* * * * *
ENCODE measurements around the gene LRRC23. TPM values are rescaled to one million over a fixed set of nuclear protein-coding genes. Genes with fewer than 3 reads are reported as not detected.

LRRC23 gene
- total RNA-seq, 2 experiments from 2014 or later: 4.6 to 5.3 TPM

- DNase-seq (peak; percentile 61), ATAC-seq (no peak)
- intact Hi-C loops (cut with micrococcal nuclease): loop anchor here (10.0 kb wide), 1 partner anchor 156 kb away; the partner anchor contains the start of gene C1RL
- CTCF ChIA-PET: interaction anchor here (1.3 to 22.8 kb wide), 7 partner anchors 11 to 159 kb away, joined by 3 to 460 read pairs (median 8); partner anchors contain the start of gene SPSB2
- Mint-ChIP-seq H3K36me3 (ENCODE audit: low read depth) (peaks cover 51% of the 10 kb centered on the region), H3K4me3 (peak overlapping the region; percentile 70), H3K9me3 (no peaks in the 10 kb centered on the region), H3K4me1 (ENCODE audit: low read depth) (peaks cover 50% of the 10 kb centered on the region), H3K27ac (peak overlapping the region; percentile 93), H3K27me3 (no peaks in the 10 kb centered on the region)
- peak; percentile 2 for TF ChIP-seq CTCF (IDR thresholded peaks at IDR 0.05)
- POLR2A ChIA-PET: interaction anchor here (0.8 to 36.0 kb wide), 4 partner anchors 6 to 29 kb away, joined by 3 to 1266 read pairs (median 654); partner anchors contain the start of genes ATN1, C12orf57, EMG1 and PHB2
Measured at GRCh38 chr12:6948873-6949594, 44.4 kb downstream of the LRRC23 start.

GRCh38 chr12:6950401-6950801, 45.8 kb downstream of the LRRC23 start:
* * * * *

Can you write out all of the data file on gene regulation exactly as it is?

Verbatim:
ENCODE measurements around the gene LRRC23. TPM values are rescaled to one million over a fixed set of nuclear protein-coding genes. Genes with fewer than 3 reads are reported as not detected.

LRRC23 gene
- total RNA-seq, 2 experiments from 2014 or later: 4.6 to 5.3 TPM

- DNase-seq (peak; percentile 61), ATAC-seq (no peak)
- intact Hi-C loops (cut with micrococcal nuclease): loop anchor here (10.0 kb wide), 1 partner anchor 156 kb away; the partner anchor contains the start of gene C1RL
- CTCF ChIA-PET: interaction anchor here (1.3 to 22.8 kb wide), 7 partner anchors 11 to 159 kb away, joined by 3 to 460 read pairs (median 8); partner anchors contain the start of gene SPSB2
- Mint-ChIP-seq H3K36me3 (ENCODE audit: low read depth) (peaks cover 51% of the 10 kb centered on the region), H3K4me3 (peak overlapping the region; percentile 70), H3K9me3 (no peaks in the 10 kb centered on the region), H3K4me1 (ENCODE audit: low read depth) (peaks cover 50% of the 10 kb centered on the region), H3K27ac (peak overlapping the region; percentile 93), H3K27me3 (no peaks in the 10 kb centered on the region)
- peak; percentile 2 for TF ChIP-seq CTCF (IDR thresholded peaks at IDR 0.05)
- POLR2A ChIA-PET: interaction anchor here (0.8 to 36.0 kb wide), 4 partner anchors 6 to 29 kb away, joined by 3 to 1266 read pairs (median 654); partner anchors contain the start of genes ATN1, C12orf57, EMG1 and PHB2
Measured at GRCh38 chr12:6948873-6949594, 44.4 kb downstream of the LRRC23 start.

GRCh38 chr12:6950401-6950801, 45.8 kb downstream of the LRRC23 start: